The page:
Tuesday, April 8, 2014

Foreword to "Ideas for the Struggle" by Marta Harnecker

This is an English translation of a Spanish handbook published five years ago. The author Marta Harnecker is a well-known revolutionary who was involved with revolutionary resistance against the CIA-Pinochet coup in her native Chile. In exile, mostly in Cuba where she wrote extensively on that country’s revolutionary process, she is now deeply involved with the revolutionary process in Venezuela.

It is obvious that she is writing for a Latin American audience and the experience she sums up comes mainly from that vast region. Starting from huge mass uprisings—she calls them insurrections—in various countries such as Argentina, she raises pertinent questions regarding their failure to seize power. Her diagnosis is that the heroic, spontaneous mass actions failed because they lacked ‘a political instrument capable of overcoming the dispersion and fragmentation of the exploited and the oppressed...’ This political instrument must be one that ‘can create spaces to bring together those who, in spite of their differences, have a common enemy; that is able to strengthen existing struggles and promote others by orientating their actions according to a thorough analysis of the political situation; that can act as an instrument for cohering the many expressions of resistance and struggle.’

‘And I envisage,’ she says, ‘this political instrument as an organisation capable of raising a national project that can unify and act as a compass for all those sectors that oppose neoliberalism. As a space that directs itself towards the rest of society, that respects the autonomy of the social movements instead of manipulating them, and whose militants and leaders are true popular pedagogues, stimulating the knowledge that exists within the people—derived from their cultural traditions, as well as acquired in their daily struggle for survival—through the fusion of this knowledge with the most all encompassing knowledge that the political organisation can offer.’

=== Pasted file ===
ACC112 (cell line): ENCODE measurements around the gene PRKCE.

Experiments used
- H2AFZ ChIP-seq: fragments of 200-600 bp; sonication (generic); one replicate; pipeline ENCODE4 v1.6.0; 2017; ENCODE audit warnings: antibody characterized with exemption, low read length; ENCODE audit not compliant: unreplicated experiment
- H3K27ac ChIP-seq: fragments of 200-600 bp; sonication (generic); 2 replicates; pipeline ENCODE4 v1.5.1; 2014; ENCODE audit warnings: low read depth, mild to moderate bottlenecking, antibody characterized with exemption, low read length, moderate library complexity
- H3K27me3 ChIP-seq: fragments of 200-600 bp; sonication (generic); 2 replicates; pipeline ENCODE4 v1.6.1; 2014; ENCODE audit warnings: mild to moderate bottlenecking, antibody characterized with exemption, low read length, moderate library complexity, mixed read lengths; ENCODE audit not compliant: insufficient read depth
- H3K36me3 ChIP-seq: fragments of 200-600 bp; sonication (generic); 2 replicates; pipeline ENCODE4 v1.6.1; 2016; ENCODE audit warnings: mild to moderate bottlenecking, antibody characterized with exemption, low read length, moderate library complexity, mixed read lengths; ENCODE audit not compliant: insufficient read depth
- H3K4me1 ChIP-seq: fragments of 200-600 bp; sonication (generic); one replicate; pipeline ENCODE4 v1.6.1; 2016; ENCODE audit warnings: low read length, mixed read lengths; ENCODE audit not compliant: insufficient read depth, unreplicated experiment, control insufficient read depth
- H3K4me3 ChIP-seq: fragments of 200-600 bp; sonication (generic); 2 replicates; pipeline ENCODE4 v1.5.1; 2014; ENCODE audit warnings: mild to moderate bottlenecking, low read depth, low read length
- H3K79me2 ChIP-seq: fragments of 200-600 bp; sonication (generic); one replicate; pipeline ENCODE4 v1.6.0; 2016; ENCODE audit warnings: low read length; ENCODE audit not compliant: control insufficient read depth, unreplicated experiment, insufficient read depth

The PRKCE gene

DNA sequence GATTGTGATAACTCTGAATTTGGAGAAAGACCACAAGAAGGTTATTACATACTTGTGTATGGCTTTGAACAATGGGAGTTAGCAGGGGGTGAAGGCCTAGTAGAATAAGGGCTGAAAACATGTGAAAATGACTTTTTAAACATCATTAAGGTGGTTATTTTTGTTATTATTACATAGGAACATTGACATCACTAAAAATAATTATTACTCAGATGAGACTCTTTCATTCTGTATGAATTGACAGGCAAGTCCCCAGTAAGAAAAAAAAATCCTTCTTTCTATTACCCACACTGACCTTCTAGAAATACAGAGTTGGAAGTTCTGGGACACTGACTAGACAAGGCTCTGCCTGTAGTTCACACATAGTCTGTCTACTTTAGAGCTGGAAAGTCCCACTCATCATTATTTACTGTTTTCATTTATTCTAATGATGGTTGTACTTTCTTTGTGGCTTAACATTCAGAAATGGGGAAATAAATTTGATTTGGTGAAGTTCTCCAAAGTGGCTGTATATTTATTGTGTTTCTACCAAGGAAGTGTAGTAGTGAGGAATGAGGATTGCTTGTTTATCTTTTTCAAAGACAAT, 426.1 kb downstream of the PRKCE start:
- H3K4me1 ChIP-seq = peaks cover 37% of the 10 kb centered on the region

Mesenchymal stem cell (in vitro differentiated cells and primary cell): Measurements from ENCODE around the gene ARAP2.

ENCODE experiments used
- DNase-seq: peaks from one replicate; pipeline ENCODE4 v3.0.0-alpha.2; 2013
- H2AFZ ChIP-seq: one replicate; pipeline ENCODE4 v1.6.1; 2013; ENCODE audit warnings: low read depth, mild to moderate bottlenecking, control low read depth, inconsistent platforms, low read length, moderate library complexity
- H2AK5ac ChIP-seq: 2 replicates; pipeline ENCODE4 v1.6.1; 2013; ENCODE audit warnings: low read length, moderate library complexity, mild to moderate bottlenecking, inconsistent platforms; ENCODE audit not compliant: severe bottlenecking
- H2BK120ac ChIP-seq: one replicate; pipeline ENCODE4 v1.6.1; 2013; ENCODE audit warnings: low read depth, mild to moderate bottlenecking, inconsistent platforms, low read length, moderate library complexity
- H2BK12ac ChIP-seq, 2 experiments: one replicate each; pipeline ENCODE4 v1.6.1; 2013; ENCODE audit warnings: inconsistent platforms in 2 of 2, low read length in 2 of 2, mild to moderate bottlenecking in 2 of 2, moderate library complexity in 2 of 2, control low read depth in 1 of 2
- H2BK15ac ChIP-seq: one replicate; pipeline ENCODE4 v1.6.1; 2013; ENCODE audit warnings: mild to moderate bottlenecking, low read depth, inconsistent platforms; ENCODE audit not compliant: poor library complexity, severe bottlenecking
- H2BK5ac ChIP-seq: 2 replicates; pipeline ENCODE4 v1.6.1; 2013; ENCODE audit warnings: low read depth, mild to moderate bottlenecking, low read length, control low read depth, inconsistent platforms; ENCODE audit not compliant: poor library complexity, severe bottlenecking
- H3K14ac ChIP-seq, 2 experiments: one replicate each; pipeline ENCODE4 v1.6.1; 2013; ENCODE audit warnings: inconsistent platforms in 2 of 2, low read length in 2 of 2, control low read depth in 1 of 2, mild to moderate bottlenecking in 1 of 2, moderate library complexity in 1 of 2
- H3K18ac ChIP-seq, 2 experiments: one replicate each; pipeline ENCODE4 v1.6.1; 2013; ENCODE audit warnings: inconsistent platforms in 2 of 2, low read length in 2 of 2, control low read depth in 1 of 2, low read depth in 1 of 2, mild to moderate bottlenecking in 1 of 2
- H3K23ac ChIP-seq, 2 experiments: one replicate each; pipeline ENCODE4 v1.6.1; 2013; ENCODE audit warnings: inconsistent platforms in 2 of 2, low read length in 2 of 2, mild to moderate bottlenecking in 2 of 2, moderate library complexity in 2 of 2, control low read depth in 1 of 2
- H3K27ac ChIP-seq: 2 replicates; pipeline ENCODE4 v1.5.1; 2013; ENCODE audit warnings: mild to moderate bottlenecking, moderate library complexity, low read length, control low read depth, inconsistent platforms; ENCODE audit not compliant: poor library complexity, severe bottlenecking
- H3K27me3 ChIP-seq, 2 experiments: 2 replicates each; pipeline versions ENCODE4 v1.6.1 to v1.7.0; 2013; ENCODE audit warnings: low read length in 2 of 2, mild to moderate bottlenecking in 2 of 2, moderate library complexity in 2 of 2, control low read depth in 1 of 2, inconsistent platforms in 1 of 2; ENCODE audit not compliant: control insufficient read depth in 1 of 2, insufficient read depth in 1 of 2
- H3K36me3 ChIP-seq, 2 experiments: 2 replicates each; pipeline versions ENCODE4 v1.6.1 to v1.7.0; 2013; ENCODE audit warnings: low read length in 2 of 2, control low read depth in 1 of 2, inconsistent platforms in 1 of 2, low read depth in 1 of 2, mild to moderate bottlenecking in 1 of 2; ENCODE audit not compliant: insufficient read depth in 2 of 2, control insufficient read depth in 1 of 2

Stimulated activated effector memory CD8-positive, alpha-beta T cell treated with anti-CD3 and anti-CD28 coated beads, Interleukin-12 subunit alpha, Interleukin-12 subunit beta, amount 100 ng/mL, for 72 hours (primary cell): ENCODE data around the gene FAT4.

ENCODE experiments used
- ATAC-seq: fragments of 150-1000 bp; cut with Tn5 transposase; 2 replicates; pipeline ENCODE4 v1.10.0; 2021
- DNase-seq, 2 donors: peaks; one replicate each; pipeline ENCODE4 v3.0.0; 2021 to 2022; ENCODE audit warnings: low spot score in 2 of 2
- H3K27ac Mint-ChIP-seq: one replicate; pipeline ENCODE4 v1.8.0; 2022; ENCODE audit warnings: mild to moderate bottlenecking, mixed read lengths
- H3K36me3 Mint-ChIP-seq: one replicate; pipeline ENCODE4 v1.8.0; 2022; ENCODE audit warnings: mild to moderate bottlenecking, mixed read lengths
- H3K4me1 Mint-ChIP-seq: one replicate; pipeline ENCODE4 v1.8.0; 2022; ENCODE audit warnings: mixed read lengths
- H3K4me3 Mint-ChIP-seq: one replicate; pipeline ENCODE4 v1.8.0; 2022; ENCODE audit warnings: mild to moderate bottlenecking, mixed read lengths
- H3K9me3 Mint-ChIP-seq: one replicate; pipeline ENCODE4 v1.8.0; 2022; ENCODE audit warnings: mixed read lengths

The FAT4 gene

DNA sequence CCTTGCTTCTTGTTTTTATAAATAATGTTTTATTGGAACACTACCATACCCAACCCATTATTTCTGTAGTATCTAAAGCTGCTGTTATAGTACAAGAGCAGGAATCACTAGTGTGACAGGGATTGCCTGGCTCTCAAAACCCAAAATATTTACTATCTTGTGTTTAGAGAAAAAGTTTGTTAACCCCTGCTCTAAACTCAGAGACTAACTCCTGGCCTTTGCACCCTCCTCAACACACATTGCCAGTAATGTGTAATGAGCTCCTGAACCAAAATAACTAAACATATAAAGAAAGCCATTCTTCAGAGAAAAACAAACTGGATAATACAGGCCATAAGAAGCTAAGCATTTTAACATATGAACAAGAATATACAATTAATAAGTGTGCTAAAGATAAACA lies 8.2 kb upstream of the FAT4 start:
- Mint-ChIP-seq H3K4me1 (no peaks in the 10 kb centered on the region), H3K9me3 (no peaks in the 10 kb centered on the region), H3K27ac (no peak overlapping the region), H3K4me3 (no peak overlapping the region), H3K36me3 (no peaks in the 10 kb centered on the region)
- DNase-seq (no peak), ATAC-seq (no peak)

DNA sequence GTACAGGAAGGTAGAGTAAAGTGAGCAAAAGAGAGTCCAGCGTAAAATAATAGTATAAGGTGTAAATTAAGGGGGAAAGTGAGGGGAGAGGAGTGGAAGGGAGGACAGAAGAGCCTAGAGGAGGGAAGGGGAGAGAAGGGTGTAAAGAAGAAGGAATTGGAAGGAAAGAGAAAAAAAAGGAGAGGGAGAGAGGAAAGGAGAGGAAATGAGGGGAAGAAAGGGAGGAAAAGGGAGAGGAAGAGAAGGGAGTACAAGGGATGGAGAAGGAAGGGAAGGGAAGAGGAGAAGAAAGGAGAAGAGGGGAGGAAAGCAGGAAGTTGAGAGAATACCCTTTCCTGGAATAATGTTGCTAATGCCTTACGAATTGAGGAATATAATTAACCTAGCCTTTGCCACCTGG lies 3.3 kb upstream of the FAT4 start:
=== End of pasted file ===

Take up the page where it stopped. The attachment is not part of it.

Development of such a ‘political instrument’ is and has been thwarted by ultra-democracy and bureaucratic centralist commandism. New militants and leaders of many large-scale movements have, as a reaction to bureaucratic centralism practised by many Left parties, have become highly suspicious of any centralism. Marta tries to allay these suspicions in two ways: first, by showing that movements cannot progress without a centralism that is well grounded in democracy, that respects and creates spaces for minorities; secondly; that a correct ‘political instrument’ would not seek to impose its hegemony but achieve it through the consent that emerges in handling all progressive social and political forces fairly, without impositions and capable of producing a totalizing vision that moves from everyday struggles to seizure of power. The Left’s failure to harness the huge forces that seethe and boil in actions—large and small—against neoliberalism and other capitalist forces and what is to be done to achieve that is the true content of this inspiring book. The major ­sections in the book are descriptions of Left sectarianism, commandism and the failure to come to terms with the various new features of struggle in a globalized world.

She builds on her Latin American experience but from her evidence we find much that we can learn and reflect upon in South Asia. I found uncanny resemblances between that foreign experience and our own. The power of Marta’s generalizations render to us universal truths about the state of the Left movement everywhere. All activists should be aware of this book.

Vaskar Nandy
17 March, 2014 Malbazar, North Bengal

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